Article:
Five Michigan government workers who were charged in crimes stemming from the Flint Water Crisis have been handed offers to return to work.
The move comes more than a week after the Michigan Attorney General’s Office moved to dismiss pending criminal charges in the saga that began in 2014.
Nancy Peeler, Robert Scott, Patrick Cook, Michael Prysby and Stephen Busch had been on paid suspensions after being charged three years ago by then-Attorney General Bill Schuette, according to The Detroit News.
Michigan Department of Health and Human Services spokeswoman Lynn Sutfin told the newspaper that the departments were sending Peeler and Scott letters or emails inviting them to return to work as soon as Monday, July 1.
“They can choose whether or not to return to work,” she said. “If they choose not to return, it would be treated like a resignation.”
Peeler and Scott, both state officials, were under investigation for covering up a 2015 internal report on data regarding the blood lead levels in children residing in Flint.
Cook, Prysby and Busch, who are environmental regulators, each had charges against them handled in varying ways.
Charges against Cook, a Michigan Department of Environment, Great Lakes, and Energy specialist, were dropped last week. The indictments included conspiracy, willful neglect of duty and misconduct in office. Meanwhile, Prysby and Busch previously had pleaded no contest to misdemeanors in plea agreements with the state that put an end to the cases filed against them. Prysby and Busch have remained suspended during that time period, ML Live reported.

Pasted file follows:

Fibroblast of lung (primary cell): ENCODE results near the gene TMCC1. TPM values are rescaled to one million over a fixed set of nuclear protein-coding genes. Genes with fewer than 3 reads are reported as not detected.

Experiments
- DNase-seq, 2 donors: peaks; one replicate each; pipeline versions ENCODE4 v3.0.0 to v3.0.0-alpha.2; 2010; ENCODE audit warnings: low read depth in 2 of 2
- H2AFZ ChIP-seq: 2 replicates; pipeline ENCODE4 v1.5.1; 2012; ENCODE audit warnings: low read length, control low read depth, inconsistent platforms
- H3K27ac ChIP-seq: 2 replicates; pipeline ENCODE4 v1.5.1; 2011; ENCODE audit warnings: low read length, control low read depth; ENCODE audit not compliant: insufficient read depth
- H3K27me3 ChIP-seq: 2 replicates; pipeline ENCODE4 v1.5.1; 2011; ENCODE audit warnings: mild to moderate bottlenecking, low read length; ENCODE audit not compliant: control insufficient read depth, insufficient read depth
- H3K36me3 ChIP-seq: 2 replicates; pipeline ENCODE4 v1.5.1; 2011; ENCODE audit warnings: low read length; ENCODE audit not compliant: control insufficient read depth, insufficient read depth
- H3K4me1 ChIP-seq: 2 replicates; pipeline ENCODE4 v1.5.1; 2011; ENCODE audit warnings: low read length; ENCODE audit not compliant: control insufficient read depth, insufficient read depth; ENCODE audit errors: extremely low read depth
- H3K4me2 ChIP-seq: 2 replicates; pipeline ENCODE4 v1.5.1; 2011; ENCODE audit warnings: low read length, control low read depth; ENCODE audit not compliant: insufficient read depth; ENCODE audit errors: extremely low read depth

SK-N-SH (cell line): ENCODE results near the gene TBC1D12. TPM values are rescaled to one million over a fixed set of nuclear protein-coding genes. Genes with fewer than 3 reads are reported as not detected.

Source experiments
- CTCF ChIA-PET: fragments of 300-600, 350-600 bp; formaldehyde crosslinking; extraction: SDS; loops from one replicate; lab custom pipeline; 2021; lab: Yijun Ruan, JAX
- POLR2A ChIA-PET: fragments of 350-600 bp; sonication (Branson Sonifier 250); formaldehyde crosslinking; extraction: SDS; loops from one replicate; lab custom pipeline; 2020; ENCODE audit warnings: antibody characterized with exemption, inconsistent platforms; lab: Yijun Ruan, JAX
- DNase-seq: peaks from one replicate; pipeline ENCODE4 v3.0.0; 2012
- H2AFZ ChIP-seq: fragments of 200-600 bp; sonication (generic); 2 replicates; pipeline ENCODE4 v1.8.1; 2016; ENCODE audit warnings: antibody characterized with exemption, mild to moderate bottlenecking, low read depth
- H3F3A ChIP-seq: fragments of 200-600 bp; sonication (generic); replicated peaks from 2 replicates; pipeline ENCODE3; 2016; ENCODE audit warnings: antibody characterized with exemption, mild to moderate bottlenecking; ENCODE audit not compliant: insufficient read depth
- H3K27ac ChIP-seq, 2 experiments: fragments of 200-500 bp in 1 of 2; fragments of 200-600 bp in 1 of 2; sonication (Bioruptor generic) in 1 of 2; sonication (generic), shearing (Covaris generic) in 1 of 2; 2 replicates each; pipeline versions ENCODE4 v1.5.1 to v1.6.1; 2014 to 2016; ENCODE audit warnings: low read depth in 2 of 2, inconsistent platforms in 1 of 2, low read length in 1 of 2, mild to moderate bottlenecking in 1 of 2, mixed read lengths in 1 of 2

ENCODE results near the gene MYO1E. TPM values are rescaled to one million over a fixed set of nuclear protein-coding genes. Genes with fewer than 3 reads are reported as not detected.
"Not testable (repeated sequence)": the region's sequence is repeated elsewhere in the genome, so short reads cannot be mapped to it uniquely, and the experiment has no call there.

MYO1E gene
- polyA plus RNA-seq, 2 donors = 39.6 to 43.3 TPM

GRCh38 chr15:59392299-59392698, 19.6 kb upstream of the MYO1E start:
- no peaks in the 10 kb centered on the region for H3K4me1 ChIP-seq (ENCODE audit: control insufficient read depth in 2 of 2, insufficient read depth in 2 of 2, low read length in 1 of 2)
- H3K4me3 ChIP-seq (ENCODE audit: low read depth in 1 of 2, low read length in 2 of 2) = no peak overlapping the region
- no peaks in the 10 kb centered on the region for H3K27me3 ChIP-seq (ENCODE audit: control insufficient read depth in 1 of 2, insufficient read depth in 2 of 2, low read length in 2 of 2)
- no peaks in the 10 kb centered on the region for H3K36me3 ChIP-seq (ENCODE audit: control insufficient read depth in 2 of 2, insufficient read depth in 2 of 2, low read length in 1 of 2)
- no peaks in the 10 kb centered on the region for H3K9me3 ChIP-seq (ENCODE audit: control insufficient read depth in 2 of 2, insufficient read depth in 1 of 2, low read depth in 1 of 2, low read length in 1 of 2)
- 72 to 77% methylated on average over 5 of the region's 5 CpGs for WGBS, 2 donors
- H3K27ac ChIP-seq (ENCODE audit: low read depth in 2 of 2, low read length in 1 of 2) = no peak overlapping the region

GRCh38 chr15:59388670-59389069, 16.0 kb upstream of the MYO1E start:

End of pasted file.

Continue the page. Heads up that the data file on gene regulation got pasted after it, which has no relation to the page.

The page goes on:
EGLE spokesman Scott Dean said “efforts are underway to coordinate dates” for Busch, Prysby and Cook to resume working.
This development follows the surprising move made this month by Attorney General Dana Nessel more than four years after the drinking water source in Flint was switched to a cheaper source and led to thousands of people being exposed to contaminated water. Although Nessel dropped the charges against the eight total defendants in the case, that doesn’t mean they’re in the clear.
Charges being dropped makes way for cases to be refiled pending a deeper probe. Nessel said the previous investigation had been fatally mishandled by its then-prosecutors.
“Justice delayed is not always justice denied,” Nessel wrote in a statement regarding the decision.
She added, “a fearless and dedicated team of career prosecutors and investigators are hard at work to ensure those who harmed you are held accountable.”